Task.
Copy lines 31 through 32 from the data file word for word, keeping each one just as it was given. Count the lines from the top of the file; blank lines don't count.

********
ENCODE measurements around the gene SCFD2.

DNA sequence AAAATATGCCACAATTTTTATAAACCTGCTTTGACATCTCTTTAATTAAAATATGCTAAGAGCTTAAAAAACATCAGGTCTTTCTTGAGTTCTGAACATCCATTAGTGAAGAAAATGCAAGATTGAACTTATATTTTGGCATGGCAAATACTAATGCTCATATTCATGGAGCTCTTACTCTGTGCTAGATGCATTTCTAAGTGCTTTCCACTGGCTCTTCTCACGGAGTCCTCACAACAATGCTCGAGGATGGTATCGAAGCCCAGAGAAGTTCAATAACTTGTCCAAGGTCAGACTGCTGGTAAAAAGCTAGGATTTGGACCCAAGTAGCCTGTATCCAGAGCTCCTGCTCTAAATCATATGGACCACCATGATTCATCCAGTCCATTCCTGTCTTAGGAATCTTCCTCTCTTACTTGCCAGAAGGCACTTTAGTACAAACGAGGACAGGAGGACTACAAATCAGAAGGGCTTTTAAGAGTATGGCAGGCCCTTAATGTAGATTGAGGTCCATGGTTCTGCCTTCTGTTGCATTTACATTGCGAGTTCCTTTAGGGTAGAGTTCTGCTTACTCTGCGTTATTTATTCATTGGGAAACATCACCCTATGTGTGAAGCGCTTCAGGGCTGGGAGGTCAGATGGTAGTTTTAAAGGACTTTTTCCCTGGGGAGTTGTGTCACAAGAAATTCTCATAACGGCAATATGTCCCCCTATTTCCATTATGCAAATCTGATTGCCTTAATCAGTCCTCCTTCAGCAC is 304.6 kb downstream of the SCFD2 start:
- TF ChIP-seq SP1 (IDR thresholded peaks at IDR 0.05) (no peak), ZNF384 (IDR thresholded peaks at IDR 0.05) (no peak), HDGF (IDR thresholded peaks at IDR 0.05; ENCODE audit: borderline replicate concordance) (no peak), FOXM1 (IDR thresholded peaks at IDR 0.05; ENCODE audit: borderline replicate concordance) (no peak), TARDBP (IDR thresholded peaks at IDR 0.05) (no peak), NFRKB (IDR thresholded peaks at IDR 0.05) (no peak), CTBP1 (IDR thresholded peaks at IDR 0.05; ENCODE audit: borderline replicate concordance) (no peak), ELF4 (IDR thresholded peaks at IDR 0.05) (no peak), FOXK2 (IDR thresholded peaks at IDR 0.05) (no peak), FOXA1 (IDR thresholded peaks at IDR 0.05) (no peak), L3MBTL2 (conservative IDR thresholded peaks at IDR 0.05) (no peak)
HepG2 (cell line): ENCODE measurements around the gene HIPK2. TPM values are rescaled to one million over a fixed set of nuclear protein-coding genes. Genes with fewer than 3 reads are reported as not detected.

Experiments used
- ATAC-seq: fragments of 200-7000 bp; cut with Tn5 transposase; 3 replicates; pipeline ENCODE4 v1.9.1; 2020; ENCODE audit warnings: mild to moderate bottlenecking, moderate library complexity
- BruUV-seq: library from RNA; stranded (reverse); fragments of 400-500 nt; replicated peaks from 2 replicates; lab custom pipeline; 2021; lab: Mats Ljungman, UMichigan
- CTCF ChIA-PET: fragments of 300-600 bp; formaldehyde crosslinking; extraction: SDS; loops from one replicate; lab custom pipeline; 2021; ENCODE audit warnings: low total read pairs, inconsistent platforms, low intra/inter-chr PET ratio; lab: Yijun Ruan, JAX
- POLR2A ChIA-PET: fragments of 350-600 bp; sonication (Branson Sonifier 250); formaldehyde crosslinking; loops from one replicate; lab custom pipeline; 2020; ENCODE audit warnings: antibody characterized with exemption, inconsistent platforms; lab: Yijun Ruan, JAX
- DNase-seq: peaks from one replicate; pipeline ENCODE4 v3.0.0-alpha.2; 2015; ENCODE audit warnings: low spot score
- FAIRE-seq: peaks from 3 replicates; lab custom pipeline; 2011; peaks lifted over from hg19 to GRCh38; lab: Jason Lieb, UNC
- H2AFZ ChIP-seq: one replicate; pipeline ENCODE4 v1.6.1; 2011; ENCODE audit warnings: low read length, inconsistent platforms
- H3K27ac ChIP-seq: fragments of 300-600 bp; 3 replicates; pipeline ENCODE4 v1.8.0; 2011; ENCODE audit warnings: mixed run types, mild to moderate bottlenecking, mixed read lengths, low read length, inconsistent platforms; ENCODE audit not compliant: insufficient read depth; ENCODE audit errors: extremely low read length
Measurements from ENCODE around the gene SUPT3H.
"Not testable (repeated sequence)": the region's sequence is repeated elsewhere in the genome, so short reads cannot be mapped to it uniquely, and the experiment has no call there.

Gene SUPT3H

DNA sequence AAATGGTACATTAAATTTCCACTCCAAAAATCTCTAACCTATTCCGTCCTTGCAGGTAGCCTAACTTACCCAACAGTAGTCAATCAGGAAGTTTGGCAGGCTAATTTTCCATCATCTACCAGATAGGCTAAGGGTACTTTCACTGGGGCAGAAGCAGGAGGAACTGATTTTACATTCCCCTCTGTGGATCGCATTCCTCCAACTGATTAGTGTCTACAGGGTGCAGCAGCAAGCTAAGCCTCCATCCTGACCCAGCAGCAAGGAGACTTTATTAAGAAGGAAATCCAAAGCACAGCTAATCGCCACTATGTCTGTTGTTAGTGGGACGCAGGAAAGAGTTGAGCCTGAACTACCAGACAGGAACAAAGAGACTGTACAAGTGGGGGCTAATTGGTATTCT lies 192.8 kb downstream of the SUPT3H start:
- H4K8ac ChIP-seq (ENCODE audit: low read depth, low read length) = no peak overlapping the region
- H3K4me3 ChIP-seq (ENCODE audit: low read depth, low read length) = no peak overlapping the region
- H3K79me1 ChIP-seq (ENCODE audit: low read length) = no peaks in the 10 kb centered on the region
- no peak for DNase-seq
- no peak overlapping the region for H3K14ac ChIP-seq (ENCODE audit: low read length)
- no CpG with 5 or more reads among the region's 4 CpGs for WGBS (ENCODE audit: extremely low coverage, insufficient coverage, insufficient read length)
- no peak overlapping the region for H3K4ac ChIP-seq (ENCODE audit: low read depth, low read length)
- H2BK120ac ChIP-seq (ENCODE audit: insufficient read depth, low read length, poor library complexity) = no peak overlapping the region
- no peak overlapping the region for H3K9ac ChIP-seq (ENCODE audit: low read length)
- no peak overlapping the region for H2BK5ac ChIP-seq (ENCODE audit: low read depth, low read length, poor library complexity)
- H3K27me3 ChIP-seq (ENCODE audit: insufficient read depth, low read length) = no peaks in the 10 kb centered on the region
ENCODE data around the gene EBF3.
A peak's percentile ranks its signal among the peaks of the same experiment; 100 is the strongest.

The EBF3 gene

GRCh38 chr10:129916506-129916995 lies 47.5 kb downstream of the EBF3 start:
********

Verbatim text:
The EBF3 gene

GRCh38 chr10:129916506-129916995 lies 47.5 kb downstream of the EBF3 start: